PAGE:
Black Reaction to the Emancipation Proclamation
This post is part of our Black History Month blog series.
Though many black leaders decried Lincoln’s tardy efforts to act definitively on slavery, when he finally did release the Emancipation Proclamation, both the freed and enslaved African-American community rejoiced at this decisive step towards freedom. Today’s black history month post will highlight a few of these responses.
As late December came and it appeared Lincoln would follow through on finalizing the Emancipation Proclamation, freed and enslaved blacks were cautious yet optimistic about the future. As the Chicago Tribune printed on December 28 “Old Abe’s Proclamation is beginning to work. The Negroes are counting the days and hours when the 1st of January shall come. They meet in little knots, and talk over the whole matter, and lay their plan for going. The day of Jubilee they think, has surely come.” As an Illinois Sergeant Major noted “Intelligence of ‘Massa’ Linkum’s emancipation proclamation has doubtless reached every negro household from Mason and Dixon’s line to the Gulf of Mexico.”
Artists also depicted this intense anticipation of the moment of freedom. For example W.T. Carlton painted Watch Meeting: Waiting for the Hour, just a few months after the Proclamation went into effect in1863, and eventually it was printed as a carte de viste.
Watch Meeting: Waiting for the Hour (1863)
When Lincoln did sign the Proclamation on January 1, 1863, freeing slaves across the Confederate territory, widespread joy developed throughout the African-American community. As Frederick Douglass described it: “The scene was wild and grand. Joy and gladness exhausted all forms of expression, from shouts of praise to joys and tears.” Then in 1876, reflecting back on the momentous moment, he said: “Can any colored man, or any white man friendly to the freedom of all men, ever forget the night which followed the first day of January 1863, when the world was to see if Abraham Lincoln would prove to be as good as his word? I shall never forget that memorable night, when in a distant city I waited and watched at a public meeting, with three thousand others not less anxious than myself, for the word of deliverance which we have heard read today. Nor shall I ever forget the outburst of joy and thanksgiving that rent the air when the lightning brought to us the emancipation proclamation. In that happy hour we forgot all delay, and forgot all tardiness, forgot that the president had bribed the rebels to lay down their arms by a promise to withhold the bolt which would smite the slave system with destruction; and we were thenceforward willing to allow the president all the latitude of time, phraseology, and every honorable device that statesmanship might require for the achievement of a great and beneficent measure of liberty and progress.”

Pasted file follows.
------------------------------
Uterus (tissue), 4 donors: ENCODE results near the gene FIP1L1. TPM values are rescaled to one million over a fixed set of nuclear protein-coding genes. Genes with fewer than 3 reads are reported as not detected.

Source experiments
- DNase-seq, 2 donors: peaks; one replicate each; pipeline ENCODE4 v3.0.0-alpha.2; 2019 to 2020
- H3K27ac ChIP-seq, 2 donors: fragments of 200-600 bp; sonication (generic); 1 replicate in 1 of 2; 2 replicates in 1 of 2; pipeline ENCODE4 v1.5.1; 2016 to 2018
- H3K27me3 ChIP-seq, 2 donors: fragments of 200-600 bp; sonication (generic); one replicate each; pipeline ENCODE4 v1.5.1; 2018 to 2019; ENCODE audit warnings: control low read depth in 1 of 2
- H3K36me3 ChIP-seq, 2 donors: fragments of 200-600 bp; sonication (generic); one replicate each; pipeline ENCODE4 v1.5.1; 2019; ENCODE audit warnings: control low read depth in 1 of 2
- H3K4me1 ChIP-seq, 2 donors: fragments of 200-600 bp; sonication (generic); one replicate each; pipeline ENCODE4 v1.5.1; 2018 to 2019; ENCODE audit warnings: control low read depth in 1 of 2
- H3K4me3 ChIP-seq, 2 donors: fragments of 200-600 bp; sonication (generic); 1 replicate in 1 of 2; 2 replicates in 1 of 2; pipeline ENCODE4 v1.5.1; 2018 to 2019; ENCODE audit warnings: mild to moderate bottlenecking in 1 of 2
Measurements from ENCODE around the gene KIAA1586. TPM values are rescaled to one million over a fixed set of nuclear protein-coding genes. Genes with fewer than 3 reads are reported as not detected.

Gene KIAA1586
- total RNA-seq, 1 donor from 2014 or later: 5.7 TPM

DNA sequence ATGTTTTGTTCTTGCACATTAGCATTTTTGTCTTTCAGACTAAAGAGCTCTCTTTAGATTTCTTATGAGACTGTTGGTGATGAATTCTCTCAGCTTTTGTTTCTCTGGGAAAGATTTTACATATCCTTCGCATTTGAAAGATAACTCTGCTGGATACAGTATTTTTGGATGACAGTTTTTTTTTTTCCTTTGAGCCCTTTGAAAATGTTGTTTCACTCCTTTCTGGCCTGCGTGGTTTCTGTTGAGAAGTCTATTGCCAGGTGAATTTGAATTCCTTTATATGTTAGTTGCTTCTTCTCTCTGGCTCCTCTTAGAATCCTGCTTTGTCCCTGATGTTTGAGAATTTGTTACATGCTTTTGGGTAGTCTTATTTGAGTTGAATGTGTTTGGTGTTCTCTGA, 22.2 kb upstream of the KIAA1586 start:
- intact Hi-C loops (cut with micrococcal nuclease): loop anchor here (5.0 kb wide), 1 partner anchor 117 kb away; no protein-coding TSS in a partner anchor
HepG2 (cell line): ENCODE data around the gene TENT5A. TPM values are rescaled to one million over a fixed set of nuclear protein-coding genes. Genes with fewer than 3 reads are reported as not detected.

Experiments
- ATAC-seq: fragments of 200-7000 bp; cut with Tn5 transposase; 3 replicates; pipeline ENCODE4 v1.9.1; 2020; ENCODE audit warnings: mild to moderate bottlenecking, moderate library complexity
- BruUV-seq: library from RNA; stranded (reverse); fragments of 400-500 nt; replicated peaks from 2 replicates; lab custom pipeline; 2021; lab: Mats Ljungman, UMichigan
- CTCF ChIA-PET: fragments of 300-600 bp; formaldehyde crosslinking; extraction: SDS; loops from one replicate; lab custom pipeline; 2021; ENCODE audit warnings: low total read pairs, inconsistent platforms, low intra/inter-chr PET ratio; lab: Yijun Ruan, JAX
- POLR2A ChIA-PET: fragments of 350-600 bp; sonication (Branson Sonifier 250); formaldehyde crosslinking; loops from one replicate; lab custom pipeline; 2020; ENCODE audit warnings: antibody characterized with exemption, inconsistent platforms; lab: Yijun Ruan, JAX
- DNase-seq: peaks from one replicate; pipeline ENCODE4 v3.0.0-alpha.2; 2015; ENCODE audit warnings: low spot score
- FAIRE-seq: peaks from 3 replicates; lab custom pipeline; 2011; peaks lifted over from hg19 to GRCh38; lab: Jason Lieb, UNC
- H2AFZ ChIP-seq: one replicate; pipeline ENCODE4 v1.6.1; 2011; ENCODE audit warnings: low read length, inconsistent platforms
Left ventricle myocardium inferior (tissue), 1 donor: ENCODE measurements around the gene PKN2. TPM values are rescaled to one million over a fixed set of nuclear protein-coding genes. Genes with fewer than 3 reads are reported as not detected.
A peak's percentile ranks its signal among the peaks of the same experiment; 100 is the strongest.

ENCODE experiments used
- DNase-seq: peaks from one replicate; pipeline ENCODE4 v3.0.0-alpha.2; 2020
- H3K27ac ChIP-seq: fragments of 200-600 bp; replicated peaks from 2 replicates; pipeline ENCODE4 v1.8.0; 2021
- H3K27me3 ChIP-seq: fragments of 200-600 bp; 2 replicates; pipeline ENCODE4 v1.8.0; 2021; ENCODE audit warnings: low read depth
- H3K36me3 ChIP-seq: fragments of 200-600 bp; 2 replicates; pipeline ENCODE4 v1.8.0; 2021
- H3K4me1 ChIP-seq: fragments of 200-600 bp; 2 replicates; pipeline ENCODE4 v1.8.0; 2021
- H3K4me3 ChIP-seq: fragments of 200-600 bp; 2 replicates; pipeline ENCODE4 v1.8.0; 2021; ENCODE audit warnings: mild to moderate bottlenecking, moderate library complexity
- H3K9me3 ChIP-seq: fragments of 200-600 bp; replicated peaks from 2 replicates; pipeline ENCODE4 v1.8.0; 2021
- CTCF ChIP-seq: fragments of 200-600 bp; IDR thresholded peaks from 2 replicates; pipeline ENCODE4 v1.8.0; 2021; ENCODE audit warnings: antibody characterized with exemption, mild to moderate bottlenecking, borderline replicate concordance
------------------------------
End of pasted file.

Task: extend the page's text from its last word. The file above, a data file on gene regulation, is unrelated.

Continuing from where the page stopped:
Just like before the Proclamation was actually finalized, the moment of slaves learning of their freedom became a common trope of Civil War era artists. Perhaps the most striking of these is “Reading the Emancipation Proclamation,” from 1864. In this black and white print three generations of slave look admiringly at a Union soldier reading the Proclamation.
Reading the Emancipation Proclamation (1864)
As these and other images show, the reading of the Proclamation was happily received by the four million slaves in the country, even those that weren’t directly affected. Though the effects of the Proclamation wouldn’t be completely felt until the war ended and all slaves in America were free as per the 13th amendment, the Proclamation signaled a change was gonna come.